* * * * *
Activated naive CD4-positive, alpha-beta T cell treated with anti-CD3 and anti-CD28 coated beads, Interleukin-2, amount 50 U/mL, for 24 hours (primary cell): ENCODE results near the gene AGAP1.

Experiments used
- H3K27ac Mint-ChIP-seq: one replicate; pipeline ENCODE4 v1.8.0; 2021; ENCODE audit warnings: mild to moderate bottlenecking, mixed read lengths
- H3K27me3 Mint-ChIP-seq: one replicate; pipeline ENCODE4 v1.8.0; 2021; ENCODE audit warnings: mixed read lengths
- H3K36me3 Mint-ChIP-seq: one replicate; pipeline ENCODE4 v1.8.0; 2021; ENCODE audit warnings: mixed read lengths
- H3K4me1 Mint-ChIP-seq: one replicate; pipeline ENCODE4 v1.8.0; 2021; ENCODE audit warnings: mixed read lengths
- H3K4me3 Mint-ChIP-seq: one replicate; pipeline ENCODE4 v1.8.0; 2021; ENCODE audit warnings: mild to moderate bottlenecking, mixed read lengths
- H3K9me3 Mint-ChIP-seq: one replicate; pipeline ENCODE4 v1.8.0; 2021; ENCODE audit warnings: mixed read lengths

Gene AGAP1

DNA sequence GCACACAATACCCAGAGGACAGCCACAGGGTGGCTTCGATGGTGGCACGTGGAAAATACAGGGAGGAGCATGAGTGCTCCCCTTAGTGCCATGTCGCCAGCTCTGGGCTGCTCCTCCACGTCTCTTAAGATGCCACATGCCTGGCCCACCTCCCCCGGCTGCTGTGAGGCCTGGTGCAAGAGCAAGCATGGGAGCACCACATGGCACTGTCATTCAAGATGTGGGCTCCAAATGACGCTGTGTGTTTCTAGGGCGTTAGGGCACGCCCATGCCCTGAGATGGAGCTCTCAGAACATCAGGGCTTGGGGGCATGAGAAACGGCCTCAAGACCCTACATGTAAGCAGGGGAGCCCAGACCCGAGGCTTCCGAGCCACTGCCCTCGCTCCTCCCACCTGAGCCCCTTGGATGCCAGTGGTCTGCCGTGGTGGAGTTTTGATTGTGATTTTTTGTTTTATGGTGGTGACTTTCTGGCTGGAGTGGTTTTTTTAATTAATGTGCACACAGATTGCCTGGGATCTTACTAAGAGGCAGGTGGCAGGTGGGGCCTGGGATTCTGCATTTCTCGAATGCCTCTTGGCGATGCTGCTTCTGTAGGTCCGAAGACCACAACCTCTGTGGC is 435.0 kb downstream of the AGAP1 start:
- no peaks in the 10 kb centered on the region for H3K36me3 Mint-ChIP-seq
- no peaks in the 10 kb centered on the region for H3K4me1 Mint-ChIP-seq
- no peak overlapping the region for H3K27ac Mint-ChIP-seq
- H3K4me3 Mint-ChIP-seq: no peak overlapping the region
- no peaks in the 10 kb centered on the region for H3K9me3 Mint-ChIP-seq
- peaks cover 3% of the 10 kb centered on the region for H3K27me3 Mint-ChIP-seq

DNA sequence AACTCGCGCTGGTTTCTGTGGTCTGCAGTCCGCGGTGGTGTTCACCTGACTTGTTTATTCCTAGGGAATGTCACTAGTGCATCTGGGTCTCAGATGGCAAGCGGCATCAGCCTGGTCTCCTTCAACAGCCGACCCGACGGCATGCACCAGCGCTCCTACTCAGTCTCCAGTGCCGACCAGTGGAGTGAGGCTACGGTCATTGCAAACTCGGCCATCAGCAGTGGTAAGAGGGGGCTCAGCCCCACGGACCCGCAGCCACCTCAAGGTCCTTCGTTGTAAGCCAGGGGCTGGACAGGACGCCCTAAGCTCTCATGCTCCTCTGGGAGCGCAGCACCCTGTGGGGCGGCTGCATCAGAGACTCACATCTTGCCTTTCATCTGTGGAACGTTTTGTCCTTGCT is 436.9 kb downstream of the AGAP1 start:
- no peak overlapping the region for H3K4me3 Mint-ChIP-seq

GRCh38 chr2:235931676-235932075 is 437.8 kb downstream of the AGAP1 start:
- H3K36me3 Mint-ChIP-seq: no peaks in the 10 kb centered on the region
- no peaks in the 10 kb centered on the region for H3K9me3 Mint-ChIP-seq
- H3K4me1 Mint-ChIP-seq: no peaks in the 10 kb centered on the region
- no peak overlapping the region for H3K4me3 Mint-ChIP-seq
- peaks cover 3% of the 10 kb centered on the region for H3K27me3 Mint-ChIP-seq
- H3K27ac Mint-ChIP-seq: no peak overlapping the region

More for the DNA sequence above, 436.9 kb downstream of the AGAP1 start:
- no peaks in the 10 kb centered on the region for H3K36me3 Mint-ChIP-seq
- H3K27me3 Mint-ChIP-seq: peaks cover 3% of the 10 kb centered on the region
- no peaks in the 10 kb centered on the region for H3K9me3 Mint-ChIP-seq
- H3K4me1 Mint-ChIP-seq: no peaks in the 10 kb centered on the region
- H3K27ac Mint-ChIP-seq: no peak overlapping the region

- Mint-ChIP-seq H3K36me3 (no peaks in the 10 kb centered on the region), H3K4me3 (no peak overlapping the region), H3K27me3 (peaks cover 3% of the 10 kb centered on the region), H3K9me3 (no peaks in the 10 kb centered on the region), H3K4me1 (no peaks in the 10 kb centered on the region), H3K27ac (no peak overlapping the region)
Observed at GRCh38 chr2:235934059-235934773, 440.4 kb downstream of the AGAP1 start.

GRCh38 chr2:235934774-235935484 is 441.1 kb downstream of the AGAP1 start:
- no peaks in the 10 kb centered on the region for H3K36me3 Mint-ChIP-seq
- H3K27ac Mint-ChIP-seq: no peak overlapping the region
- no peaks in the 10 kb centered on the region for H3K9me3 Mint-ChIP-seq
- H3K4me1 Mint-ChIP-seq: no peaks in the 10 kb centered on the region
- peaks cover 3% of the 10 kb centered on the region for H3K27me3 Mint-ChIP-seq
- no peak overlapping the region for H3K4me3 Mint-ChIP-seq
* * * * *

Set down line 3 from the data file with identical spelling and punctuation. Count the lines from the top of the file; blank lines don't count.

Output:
- H3K27ac Mint-ChIP-seq: one replicate; pipeline ENCODE4 v1.8.0; 2021; ENCODE audit warnings: mild to moderate bottlenecking, mixed read lengths